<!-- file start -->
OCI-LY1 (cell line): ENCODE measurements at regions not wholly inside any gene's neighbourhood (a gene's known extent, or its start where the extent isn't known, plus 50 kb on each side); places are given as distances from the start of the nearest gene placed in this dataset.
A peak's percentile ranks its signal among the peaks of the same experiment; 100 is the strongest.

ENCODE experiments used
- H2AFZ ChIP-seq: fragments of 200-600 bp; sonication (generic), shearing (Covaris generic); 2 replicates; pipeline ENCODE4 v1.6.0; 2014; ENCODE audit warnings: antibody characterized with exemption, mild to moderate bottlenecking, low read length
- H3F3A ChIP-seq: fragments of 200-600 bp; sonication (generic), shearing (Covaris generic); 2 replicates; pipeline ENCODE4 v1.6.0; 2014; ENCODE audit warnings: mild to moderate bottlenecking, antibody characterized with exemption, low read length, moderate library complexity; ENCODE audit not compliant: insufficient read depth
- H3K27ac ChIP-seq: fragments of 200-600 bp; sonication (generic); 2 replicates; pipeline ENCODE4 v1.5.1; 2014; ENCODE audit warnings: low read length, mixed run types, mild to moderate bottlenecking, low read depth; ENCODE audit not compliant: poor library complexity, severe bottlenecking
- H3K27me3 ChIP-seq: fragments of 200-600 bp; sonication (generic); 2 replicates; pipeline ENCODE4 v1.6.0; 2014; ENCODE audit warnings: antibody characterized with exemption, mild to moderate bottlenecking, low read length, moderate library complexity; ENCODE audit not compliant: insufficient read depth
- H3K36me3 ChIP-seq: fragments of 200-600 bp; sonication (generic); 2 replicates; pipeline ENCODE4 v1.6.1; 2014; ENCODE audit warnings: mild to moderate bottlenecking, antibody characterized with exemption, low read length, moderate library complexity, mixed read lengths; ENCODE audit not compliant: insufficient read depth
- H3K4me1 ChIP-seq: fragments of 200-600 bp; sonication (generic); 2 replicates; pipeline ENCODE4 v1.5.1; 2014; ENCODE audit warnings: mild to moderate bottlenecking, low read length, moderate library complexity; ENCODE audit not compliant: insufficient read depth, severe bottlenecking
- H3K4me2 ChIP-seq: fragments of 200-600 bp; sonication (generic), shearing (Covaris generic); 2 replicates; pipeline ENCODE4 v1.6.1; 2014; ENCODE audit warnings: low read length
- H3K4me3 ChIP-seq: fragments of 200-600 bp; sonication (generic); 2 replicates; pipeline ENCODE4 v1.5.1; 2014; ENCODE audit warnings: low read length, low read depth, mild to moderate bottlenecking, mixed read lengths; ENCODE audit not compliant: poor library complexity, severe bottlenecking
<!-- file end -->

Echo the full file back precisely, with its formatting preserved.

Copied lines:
OCI-LY1 (cell line): ENCODE measurements at regions not wholly inside any gene's neighbourhood (a gene's known extent, or its start where the extent isn't known, plus 50 kb on each side); places are given as distances from the start of the nearest gene placed in this dataset.
A peak's percentile ranks its signal among the peaks of the same experiment; 100 is the strongest.

ENCODE experiments used
- H2AFZ ChIP-seq: fragments of 200-600 bp; sonication (generic), shearing (Covaris generic); 2 replicates; pipeline ENCODE4 v1.6.0; 2014; ENCODE audit warnings: antibody characterized with exemption, mild to moderate bottlenecking, low read length
- H3F3A ChIP-seq: fragments of 200-600 bp; sonication (generic), shearing (Covaris generic); 2 replicates; pipeline ENCODE4 v1.6.0; 2014; ENCODE audit warnings: mild to moderate bottlenecking, antibody characterized with exemption, low read length, moderate library complexity; ENCODE audit not compliant: insufficient read depth
- H3K27ac ChIP-seq: fragments of 200-600 bp; sonication (generic); 2 replicates; pipeline ENCODE4 v1.5.1; 2014; ENCODE audit warnings: low read length, mixed run types, mild to moderate bottlenecking, low read depth; ENCODE audit not compliant: poor library complexity, severe bottlenecking
- H3K27me3 ChIP-seq: fragments of 200-600 bp; sonication (generic); 2 replicates; pipeline ENCODE4 v1.6.0; 2014; ENCODE audit warnings: antibody characterized with exemption, mild to moderate bottlenecking, low read length, moderate library complexity; ENCODE audit not compliant: insufficient read depth
- H3K36me3 ChIP-seq: fragments of 200-600 bp; sonication (generic); 2 replicates; pipeline ENCODE4 v1.6.1; 2014; ENCODE audit warnings: mild to moderate bottlenecking, antibody characterized with exemption, low read length, moderate library complexity, mixed read lengths; ENCODE audit not compliant: insufficient read depth
- H3K4me1 ChIP-seq: fragments of 200-600 bp; sonication (generic); 2 replicates; pipeline ENCODE4 v1.5.1; 2014; ENCODE audit warnings: mild to moderate bottlenecking, low read length, moderate library complexity; ENCODE audit not compliant: insufficient read depth, severe bottlenecking
- H3K4me2 ChIP-seq: fragments of 200-600 bp; sonication (generic), shearing (Covaris generic); 2 replicates; pipeline ENCODE4 v1.6.1; 2014; ENCODE audit warnings: low read length
- H3K4me3 ChIP-seq: fragments of 200-600 bp; sonication (generic); 2 replicates; pipeline ENCODE4 v1.5.1; 2014; ENCODE audit warnings: low read length, low read depth, mild to moderate bottlenecking, mixed read lengths; ENCODE audit not compliant: poor library complexity, severe bottlenecking